They’ve made some classics at Ealing Studios. Some are well remembered, but hundreds of others have been made there since 1902. The Ealing Studios Rarities Collection – now on its 11th volume – gives some of the more obscure productions a shiny new transfer and offers them up for reconsideration.
Volume 11 opens in good old Ealing fashion with Return To Yesterday, in which the sudden arrival of a Hollywood star (played by real life matinee star Clive Brook) brings hope to a struggling seaside theatre company. Despite a couple of supporting performances flatter than the backdrops, it’s a witty piece. It does a good line in the sort of sweet dialogue you wouldn’t get away with today (“Give my love to Carol when she’s not listening”).
The collection stumbles with its second entry, a 1934 adaptation of Lorne Doone. A couple of horrible juvenile leads ruin the early childhood scenes, while the film’s plagued throughout with the mangled accents of which 1930s cinema should be ashamed. It’s more concerned with getting as much of the book onscreen than finding any flavour in it, and ends up with the cinematic equivalent of an abridged children’s edition.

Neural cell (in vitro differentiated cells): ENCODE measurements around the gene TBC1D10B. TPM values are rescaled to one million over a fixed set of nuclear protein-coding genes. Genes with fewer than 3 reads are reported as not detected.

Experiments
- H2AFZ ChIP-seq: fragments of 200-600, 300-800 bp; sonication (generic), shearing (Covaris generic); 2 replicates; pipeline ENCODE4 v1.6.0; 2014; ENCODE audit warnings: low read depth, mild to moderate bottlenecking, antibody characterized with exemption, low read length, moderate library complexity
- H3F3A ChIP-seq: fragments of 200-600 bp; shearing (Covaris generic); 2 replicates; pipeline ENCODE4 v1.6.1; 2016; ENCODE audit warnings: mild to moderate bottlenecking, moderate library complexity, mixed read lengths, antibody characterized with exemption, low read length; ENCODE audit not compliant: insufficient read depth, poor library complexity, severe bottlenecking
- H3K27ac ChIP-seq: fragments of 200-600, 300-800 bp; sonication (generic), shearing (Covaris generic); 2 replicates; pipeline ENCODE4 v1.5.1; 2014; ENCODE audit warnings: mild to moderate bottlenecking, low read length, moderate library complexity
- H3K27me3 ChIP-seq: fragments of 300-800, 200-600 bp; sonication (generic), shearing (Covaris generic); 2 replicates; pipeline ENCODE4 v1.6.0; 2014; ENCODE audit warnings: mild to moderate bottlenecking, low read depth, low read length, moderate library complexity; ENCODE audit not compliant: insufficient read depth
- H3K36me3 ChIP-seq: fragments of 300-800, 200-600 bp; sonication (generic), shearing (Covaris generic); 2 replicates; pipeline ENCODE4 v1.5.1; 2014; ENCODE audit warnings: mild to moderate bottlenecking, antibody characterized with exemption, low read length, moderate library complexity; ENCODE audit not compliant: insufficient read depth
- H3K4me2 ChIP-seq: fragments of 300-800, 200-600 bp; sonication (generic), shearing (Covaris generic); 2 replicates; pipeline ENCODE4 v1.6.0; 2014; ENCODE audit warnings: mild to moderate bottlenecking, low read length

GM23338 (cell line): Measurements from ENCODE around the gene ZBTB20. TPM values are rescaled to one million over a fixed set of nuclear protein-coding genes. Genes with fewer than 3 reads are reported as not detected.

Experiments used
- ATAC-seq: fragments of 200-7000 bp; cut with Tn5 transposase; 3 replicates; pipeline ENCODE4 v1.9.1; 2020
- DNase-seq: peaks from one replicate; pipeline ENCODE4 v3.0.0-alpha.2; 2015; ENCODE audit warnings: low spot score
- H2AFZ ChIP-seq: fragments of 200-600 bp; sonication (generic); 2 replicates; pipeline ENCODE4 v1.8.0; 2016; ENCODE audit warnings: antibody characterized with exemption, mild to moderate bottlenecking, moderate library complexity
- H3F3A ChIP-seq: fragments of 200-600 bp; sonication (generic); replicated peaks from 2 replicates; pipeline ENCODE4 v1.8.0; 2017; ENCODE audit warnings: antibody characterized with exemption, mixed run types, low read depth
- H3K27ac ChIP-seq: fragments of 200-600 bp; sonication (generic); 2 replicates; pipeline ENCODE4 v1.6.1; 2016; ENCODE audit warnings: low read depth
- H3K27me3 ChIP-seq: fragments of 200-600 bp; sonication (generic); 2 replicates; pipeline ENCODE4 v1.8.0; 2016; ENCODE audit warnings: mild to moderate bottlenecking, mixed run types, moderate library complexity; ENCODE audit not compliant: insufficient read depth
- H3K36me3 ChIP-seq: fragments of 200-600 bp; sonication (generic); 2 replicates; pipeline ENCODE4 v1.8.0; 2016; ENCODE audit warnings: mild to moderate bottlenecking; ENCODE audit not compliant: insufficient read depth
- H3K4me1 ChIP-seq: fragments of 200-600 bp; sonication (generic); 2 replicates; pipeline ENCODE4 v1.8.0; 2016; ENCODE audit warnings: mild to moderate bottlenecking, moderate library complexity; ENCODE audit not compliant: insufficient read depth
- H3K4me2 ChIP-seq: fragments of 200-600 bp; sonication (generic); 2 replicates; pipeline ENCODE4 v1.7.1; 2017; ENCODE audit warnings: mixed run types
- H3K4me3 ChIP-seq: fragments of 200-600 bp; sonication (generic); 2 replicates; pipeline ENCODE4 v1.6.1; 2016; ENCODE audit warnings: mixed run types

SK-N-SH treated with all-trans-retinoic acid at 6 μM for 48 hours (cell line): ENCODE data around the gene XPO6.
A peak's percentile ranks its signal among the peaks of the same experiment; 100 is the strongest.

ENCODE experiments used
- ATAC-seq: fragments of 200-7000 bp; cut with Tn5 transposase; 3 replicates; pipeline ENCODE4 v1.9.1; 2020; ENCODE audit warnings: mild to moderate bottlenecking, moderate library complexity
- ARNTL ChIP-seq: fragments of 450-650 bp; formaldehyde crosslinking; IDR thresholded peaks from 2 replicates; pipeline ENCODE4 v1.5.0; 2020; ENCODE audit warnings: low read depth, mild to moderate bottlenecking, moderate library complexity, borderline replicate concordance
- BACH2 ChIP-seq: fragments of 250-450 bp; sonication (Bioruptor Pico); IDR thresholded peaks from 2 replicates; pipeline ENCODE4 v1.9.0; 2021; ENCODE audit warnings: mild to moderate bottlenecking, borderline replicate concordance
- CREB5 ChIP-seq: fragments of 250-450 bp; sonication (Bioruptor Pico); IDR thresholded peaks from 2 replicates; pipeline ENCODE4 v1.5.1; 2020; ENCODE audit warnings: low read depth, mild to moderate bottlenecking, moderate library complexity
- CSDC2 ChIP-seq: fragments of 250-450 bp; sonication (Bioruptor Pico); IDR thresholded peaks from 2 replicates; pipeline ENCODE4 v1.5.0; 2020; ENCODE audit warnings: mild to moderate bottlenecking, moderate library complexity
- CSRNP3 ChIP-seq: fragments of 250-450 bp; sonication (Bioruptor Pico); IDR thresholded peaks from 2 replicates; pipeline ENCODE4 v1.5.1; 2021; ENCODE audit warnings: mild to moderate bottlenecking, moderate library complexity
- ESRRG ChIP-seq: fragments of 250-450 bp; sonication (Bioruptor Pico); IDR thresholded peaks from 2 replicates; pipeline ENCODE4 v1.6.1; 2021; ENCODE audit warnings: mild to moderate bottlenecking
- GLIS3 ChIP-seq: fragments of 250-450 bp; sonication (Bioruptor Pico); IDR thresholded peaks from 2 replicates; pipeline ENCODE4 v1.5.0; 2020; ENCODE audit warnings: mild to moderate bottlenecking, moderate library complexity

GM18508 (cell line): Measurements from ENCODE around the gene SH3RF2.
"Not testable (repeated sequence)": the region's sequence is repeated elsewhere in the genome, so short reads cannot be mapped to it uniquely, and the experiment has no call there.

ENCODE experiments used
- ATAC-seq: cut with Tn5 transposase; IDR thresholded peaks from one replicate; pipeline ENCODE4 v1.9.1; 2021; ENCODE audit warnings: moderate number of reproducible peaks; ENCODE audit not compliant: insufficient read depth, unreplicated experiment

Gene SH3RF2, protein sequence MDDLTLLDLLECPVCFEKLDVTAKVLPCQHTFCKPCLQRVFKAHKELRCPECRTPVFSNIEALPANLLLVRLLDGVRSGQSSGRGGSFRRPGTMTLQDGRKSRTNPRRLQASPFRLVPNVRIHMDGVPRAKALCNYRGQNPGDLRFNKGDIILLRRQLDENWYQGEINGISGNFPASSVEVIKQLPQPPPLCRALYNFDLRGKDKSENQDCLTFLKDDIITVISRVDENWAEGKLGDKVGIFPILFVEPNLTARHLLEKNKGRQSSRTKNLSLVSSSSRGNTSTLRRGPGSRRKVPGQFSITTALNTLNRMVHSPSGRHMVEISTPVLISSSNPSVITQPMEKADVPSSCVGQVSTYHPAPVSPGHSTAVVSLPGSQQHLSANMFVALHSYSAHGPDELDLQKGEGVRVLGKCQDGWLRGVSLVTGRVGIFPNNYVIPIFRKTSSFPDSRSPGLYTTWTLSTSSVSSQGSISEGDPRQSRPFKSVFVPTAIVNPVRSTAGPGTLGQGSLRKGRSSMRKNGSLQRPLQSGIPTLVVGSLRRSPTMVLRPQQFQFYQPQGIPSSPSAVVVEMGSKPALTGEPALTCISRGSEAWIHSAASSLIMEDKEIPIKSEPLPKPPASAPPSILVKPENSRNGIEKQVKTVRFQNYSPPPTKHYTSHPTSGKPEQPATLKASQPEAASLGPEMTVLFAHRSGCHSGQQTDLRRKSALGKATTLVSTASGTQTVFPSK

Things get a lot better as we burst into the 1950s – and colour – with the highlight of the collection, Lease Of Life. Robert Donat plays a saintly, long-suffering vicar – of the sort verisimilitude doesn’t let exist anymore – whose failing health causes him to reassess life and faith. It’s an uplifting piece with a surprisingly modern feel. “We are all part of the pattern,” Donat says at one point; I could imagine Matt Smith saying that before bursting into light.
We head back into what feels like the deep and distant past for the concluding film in the collection, Calling The Tune from 1936. It’s the usual story of star-cross’d lovers, but the setting (the early days of the gramophone industry) gives it an interesting period flavour. The extreme contrasts in lighting and industrial sets have the echo of the German Expressionists who were making themselves felt in Hollywood at the same time – the ‘visual gramophone’ wouldn’t be out of place in the works of Fritz Lang.
Like the rest of the films in The Ealing Studios Rarities Collection Volume 11 – all of them except Lorna Doone at least – Calling The Tune is a joyfully slight thin: unprepossessing but with its un-cherished charms, interesting ideas and discrete successes. You won’t uncover any lost classics on these two discs, but you will find a few rough diamonds.
The Ealing Studios Rarities Collection Volume 11 is available on DVD from March 3
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